"Obviously. He found a way. You know, feeding only on virgins, and so on. He's mighty careful. That would be necessary. And he's got the power."
"Yes, you talked about that before I left this morning. What power?"
"He can do things," Aaron replies as he walks over to the desk and leans on it. "He made you sleep through his feeding for months. I couldn't do that. People tend to wake up. Their subconscious warns them, or something. And you saw how he could keep that dreadful boy off at the bar, the other night."
Caroline shivers a little at the memory.
"I thought the boys were just not interested in us. They had another victim."
"That they did, but there was still something there, the way their leader retreated from our table. Trust me. I know the difference. Those kinds of boys usually don't care about anybody. Really not. And have you seen how Reuben pushes both me and Fred around when he feels like it? As if we're mere puppets."
"I can't say I've noticed."
"I sure have. So has Freddie. Ask him."
Aaron leans over to the window and parts the curtains minutely, to take a peek. A beam of sunlight bursts in, casting sharp shadows in its way. Aaron quickly closes his eyes, grunts and lets the curtain fall back.
"It's well known among vampires that the longer you live, the more powers you get. Nothing very spectacular, normally, but small tricks and abilities to help with your survival. It's quite simple. The longer you live, the better your odds are on living even longer."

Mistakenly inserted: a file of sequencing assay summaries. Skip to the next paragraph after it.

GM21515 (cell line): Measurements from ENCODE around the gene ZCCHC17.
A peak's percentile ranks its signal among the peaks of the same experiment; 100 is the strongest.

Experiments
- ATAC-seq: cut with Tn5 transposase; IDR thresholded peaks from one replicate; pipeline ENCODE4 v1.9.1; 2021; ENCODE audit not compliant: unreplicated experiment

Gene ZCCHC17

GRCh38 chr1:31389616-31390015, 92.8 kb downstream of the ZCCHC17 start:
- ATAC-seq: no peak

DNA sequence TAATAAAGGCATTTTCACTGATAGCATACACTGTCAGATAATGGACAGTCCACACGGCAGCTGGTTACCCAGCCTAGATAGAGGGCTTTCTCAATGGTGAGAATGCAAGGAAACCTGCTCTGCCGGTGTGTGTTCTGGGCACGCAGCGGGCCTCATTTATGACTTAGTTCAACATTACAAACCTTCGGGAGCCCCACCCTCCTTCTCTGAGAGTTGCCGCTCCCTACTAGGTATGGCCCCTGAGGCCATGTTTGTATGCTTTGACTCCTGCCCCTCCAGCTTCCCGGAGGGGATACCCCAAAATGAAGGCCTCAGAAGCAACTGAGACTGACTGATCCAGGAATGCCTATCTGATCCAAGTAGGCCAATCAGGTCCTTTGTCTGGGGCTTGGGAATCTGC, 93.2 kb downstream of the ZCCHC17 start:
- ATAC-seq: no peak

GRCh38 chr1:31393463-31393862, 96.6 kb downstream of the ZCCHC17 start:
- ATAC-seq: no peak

"Then there should be many very old ones."
"Well, that's in theory. Even with those little extra powers, survival is extremely difficult. I haven't met anyone who lived long enough for the growth of those powers to make a significant difference. It's a rat race. Most of us don't make it."
"So, who is the oldest one you've met - except for Reuben?"
"Oh, I knew one well," he says with a sigh. "She was twenty-one when she became a vampire, and died at seventy-four. That's over fifty year of sucking blood for a living. Outstanding! She was powerful. But that still didn't save her. I watched her die."
"What could she do?"
"Her breath was wonderful, for one thing. It smelled like a whole garden and could make a big strong man fall asleep instantly, even though he was wide awake and angry, too. I saw it. And she moved so naturally, so relaxed, she was unstoppable."
Aaron falls silent, turning inwards to his memories.
"So how did she die?" Caroline inquires after some time.
"She took a bite at me," Aaron replies, staring at the closed curtain. "She was desperate to feed after a long involuntary fast. I guess she thought she was old and powerful enough to manage. Well, she wasn't."
"Why didn't you stop her?"
Aaron shakes his head.
"I told you about her breath. I was asleep. That she managed."
Again, Aaron becomes silent. Caroline waits.